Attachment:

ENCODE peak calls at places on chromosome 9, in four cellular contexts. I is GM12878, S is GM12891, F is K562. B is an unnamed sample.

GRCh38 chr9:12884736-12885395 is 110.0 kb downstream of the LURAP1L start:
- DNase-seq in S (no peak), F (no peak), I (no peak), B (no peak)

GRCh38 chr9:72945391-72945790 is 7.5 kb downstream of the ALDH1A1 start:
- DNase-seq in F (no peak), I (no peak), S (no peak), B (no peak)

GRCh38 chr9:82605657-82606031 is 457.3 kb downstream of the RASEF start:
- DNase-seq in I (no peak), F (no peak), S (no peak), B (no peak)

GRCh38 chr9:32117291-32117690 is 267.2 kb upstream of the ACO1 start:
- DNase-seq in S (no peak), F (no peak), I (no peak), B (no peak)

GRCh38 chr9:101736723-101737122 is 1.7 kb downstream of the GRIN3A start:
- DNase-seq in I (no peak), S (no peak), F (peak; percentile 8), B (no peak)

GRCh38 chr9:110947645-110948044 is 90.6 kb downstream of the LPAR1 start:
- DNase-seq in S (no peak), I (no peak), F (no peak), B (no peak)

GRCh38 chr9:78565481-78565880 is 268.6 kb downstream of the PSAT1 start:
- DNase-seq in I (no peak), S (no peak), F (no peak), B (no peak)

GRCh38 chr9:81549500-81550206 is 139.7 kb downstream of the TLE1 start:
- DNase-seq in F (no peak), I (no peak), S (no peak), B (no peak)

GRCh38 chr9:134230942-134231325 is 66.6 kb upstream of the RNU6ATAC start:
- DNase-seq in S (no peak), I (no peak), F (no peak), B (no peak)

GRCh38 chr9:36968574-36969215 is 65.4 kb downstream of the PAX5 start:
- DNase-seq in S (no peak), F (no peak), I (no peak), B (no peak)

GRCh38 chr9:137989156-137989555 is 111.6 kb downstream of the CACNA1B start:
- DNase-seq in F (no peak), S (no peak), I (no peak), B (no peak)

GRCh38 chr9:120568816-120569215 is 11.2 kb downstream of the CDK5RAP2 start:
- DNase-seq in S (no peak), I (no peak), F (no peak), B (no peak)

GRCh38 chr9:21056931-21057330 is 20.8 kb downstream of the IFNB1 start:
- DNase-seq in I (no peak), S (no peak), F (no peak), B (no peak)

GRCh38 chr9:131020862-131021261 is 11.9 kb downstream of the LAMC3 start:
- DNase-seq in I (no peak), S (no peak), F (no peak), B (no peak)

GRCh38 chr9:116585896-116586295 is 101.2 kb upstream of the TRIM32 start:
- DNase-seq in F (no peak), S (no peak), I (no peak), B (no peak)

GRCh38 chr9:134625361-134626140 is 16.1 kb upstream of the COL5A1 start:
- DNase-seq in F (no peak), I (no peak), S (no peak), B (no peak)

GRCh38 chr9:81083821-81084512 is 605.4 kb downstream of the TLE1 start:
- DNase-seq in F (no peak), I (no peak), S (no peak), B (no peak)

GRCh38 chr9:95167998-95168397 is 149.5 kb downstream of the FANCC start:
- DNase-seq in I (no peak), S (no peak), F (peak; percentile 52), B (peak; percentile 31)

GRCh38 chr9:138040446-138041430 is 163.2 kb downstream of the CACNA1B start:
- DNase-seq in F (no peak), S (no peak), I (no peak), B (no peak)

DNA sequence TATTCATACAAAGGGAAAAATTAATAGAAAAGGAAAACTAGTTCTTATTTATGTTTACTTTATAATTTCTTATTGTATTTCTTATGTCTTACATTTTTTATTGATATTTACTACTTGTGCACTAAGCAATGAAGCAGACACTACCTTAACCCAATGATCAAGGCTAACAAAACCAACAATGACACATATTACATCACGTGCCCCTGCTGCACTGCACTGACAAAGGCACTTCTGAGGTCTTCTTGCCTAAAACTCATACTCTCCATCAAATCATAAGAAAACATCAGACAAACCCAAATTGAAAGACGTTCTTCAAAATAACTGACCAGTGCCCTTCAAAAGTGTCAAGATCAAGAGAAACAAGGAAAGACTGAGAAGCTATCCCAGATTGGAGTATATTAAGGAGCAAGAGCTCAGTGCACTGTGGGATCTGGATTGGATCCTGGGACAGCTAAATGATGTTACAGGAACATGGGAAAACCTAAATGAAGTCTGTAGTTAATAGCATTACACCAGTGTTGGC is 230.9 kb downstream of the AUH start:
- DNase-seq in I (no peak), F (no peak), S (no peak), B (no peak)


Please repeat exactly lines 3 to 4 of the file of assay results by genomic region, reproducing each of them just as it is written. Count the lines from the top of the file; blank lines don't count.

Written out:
- DNase-seq in S (no peak), F (no peak), I (no peak), B (no peak)

GRCh38 chr9:72945391-72945790 is 7.5 kb downstream of the ALDH1A1 start: